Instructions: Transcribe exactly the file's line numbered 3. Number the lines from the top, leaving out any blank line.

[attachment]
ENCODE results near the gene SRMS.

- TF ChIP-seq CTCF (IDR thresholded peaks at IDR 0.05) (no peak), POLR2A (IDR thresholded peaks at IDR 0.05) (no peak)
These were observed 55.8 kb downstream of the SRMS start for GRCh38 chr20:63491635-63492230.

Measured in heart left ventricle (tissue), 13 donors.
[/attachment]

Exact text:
These were observed 55.8 kb downstream of the SRMS start for GRCh38 chr20:63491635-63492230.